A physical symbol of the mourning of Canadians and a tangible expression of rememberance.
After the war, Canadians wanted a physical symbol of their mourning – a tangible expression of remembrance. Public opinion and veterans’ organizations pressured Canada’s postwar governments into marking soldiers’ sacrifices. While various monuments and memorials were erected in Canada, the Canadian Battlefields Memorials Commission was set up in 1920 by the Canadian government to decide how to properly commemorate the fallen Canadian soldiers of the Great War, and to decide what to do with the eight sites in Europe granted to Canada by the Commonwealth War Graves Commission.
After a public design competition with over 160 submissions, the Commission selected two designs: one from Walter Allward and another from Frederick Chapman Clemesha. But the debates continued on about whereabouts the national war memorial should be placed. In 1922, after presenting their arguments to Prime Minister Mackenzie King, the Commission placed their support behind Walter Allward’s design being located at Vimy Ridge. After some negotiations, the land around Vimy Ridge was gifted to Canada by the French government in December 1922 as a mark of gratitude for Canada’s involvement in the defense of France during the First World War.
(The second design chosen, the “Brooding Soldier,” was erected in Belgium near Ypres as a tribute to those Canadian who died in the first gas attacks of the war. Unveiled in 1923, it is widely considered another of the most striking memorials of the Western Front.)
Littered with unexploded shells and grenades, rusted weapons and wire, 100,000 yards of earth had to be removed by hand to prepare for the monument’s base. Other relics of the war, the dugouts and tunnels, (when discovered), had to be emptied of the explosive munitions that were often stored within, and filled with wet chalk or concrete. Finding these underground caverns hidden beneath the monument’s base was crucial, for in total, the memorial would weigh more than 50,000 tons.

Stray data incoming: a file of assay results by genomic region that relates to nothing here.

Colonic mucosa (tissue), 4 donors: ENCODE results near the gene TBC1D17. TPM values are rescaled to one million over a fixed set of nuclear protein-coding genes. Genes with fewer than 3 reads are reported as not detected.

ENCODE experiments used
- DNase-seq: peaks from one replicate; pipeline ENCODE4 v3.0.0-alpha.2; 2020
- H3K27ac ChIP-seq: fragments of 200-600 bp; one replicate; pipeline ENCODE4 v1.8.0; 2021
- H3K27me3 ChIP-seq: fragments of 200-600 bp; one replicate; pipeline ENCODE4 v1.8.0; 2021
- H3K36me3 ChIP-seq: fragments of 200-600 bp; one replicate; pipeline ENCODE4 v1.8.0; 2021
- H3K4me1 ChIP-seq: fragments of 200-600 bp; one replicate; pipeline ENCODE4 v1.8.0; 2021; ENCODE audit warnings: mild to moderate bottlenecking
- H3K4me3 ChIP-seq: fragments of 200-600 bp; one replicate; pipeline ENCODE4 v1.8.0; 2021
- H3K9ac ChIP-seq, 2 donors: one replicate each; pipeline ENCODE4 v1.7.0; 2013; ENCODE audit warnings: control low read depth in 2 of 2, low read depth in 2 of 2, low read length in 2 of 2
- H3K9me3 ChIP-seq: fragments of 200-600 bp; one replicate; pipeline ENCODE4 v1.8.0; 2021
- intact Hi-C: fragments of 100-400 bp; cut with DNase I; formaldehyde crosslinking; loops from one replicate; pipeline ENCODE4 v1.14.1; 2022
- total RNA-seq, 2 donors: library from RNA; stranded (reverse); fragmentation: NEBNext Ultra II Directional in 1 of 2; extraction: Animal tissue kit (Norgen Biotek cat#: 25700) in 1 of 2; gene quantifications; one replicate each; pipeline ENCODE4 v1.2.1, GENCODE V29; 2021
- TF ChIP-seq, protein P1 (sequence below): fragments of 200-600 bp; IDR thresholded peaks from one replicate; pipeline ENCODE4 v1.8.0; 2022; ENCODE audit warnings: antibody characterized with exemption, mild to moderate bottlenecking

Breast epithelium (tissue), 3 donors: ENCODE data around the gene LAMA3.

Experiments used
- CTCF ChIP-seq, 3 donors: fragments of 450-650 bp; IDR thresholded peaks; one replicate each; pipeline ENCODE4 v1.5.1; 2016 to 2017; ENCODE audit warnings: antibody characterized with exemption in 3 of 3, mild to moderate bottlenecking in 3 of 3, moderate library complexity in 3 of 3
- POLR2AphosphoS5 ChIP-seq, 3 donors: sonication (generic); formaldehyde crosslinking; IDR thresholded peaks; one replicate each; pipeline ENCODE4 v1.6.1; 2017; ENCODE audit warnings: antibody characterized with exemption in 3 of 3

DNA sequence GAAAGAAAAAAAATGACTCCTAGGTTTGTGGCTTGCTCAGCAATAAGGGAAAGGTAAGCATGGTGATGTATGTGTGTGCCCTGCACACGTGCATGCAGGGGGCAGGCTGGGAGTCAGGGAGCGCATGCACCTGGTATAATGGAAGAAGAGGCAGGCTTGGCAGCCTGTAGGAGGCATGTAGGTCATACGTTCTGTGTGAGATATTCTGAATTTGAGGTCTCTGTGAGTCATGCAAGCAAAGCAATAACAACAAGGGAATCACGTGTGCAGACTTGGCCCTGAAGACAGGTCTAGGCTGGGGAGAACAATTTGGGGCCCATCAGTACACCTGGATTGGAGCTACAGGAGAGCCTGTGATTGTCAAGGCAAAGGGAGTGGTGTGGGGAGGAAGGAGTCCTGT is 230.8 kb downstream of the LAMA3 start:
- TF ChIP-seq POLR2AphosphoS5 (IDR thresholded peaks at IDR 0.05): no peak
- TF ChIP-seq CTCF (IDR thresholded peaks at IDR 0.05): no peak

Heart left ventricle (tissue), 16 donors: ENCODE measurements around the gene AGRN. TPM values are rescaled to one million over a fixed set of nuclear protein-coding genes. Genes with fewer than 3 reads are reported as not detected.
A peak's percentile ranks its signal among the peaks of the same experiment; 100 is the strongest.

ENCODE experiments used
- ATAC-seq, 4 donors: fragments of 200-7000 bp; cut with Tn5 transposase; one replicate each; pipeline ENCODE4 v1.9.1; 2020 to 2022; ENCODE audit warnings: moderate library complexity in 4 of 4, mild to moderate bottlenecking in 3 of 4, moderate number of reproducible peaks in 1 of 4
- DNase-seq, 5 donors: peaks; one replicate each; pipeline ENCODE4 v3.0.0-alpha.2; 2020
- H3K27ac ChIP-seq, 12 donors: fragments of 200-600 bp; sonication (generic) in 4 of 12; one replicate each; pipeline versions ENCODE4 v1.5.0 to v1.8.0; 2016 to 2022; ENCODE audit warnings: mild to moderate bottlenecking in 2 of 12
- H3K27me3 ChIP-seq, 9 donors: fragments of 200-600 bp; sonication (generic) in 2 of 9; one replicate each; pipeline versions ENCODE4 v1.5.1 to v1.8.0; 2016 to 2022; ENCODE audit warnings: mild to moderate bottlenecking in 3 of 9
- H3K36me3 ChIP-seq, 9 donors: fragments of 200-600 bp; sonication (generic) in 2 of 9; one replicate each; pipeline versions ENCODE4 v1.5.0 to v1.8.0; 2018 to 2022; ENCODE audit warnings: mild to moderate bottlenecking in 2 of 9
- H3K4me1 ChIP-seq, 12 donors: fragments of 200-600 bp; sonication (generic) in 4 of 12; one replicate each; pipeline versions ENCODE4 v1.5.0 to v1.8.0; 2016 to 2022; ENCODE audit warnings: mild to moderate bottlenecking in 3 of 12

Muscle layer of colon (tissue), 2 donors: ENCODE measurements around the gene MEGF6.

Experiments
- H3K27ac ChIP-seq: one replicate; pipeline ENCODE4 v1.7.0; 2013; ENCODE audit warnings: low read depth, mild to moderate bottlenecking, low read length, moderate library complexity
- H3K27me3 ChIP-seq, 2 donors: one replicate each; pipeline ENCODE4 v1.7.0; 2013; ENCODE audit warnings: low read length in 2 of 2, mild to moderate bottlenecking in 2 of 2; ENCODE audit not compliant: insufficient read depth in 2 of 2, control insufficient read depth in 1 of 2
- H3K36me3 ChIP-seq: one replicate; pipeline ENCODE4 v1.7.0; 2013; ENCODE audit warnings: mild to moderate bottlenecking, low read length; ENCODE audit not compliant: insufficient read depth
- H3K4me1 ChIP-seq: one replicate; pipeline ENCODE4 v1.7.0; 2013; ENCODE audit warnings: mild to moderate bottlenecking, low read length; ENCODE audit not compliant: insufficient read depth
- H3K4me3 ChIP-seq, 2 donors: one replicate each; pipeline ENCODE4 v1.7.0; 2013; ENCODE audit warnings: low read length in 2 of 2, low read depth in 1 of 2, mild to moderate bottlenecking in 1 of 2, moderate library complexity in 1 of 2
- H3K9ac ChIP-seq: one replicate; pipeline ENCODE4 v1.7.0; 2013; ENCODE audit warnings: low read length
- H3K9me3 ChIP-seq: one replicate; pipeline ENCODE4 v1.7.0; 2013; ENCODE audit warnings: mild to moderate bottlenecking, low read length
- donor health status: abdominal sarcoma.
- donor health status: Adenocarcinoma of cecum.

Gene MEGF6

The stone for the memorial is limestone from an ancient Roman quarry in Seget, Croatia. Allward chose this stone because he wanted white marble, but was worried about its durability in the conditions of Northern France. When he saw that Diocletian’s Palace in Split, Croatia, was still standing and still beautiful, he decided to use the same stone.
Due to the difficulty of quarrying such large slabs of stone, as well as its extensive shipping route, the first shipment of Allward’s selected Seget limestone did not arrive in France until 1927. In an effort to keep his workers busy, many of whom were French and British veterans, Canadian military engineer Major Unwin Simson decided to preserve a section of trench lines that had been slowly deteriorating since 1918. Workers reinforced the German and Canadian lines near the Grange crater group by filling sandbags with concrete and re-lining the dugout walls. A portion of the Grange Subway was also excavated, a concrete entrance poured, and electrical lighting installed. The opportunity to experience these preserved trenches and tunnel systems at the Vimy Memorial today can be largely attributed to Major Simson’s efforts.
Construction began in 1925, took 11 years to build and cost 1.5 million dollars.